Freedom Of Religion Benjamin Franklin Summary

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Benjamin Franklin was one of the founding fathers of America. Being such, he helped create the constitution in America. One of the striking aspects of this document was the focus on freedom, including freedom of religion. In his Autobiography part 2, Franklin demonstrates his gift of irony once again as he points out the lack of freedom that organized religion allows its followers. In his view, the absence of moral teachings renders the religious establishment obsolete as an inspiration and source to good morality. Religious people should be at liberty to interpret and worship their religion as they please. Franklin uses an argument of analogy in the form of a list of 13 virtues that replaces his Presbyterianism. Franklin had a Presbyterian…show more content…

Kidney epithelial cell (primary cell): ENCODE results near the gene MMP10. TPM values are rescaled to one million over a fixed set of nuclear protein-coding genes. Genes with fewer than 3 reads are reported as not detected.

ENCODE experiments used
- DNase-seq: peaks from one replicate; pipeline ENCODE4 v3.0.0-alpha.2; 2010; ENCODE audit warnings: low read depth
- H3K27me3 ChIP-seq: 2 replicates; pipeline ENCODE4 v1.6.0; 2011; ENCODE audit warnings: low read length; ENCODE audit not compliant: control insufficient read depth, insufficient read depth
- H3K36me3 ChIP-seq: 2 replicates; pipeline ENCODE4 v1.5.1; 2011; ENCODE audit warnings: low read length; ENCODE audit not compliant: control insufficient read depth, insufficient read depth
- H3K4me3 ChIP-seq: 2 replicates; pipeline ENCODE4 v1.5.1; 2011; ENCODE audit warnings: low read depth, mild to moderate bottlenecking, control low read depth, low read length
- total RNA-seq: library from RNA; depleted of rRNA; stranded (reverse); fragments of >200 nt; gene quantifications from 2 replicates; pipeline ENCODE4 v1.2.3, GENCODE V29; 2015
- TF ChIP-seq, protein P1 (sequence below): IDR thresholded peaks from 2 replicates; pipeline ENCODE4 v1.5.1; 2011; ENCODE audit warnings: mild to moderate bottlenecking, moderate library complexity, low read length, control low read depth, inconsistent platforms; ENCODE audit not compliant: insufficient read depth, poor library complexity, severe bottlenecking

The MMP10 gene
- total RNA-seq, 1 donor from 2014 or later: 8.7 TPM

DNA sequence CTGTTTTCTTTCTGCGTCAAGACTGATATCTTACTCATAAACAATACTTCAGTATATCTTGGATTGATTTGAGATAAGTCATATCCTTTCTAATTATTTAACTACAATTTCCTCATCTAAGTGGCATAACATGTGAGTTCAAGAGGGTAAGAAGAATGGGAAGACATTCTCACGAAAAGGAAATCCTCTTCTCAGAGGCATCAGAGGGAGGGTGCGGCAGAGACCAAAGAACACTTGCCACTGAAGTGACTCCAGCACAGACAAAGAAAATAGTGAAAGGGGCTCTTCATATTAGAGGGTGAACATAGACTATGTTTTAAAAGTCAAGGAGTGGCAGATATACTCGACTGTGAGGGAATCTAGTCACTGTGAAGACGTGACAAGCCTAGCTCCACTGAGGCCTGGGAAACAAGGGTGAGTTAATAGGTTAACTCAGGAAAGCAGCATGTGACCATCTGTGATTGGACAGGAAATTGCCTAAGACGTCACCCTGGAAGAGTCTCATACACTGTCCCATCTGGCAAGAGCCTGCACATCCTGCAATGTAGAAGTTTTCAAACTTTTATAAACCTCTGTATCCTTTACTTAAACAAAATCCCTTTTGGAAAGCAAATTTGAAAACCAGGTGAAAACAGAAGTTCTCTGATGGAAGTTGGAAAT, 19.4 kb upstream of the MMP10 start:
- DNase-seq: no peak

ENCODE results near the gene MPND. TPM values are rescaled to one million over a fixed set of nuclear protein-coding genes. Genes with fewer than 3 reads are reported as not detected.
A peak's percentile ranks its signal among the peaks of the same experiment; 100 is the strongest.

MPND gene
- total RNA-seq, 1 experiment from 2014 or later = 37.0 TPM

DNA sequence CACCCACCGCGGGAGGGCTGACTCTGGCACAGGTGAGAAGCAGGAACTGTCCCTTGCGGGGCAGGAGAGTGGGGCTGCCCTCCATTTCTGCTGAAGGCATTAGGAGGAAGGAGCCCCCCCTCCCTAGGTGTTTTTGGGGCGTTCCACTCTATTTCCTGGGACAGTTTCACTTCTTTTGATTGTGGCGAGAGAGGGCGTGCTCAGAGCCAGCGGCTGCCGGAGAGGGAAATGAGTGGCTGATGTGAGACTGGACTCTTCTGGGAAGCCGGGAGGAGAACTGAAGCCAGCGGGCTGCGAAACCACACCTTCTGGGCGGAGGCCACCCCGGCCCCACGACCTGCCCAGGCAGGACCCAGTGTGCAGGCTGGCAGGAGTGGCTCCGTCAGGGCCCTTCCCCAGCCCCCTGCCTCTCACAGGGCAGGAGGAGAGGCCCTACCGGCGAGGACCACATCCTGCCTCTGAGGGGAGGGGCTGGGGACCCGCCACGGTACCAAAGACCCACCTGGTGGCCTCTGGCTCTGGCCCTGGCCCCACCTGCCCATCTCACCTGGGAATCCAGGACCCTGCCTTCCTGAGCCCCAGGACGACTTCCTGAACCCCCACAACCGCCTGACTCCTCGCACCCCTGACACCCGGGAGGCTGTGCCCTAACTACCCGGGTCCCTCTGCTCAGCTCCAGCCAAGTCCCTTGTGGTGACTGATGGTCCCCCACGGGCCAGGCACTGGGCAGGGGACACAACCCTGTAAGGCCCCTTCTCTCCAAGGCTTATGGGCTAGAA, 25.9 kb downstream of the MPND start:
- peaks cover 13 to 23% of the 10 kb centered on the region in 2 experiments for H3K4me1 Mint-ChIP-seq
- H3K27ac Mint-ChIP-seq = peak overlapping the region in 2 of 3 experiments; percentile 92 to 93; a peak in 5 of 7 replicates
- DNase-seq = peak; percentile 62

Instead, he has more of a general and modest view on religion as a whole. There is ample evidence for this, one being where Franklin, after having listed the principles of religion that he “esteem’d the Essentials of every Religion,” he follows up by stating: “and being to be found in all the Religions we had in our Country I respected them all”. Furthermore, Franklin admits to have made small contributions in an effort to help religions spread their influence, but he does not discriminate towards any religion: “… my Mite, for such purpose, whatever might be the Sect, was never refused.” The way he emphasizes that many different sects has received his contributions, reflects Franklin’s inclusive view of religion. It is further evidenced by Franklin’s condemnation of one the dogmas that religion advocates, namely “Reprobation”, which refers to the belief that god himself is excluding individuals of salvation if their conduct is incompatible with a religion in any way. Reprobation is condemned by Franklin stating that it, along with “Election” and the “Eternal decrees of God”, “appear’d to me unintelligible, others doubtful.” Presumably, Franklin’s idea of god does not have allegiance to any particular religion, and salvation is not contingent upon whether you follow the correct religion. This view is compatible with the constitution of America, and its advocacy of religious freedom, at least to a bigger degree than those belonging to the religious
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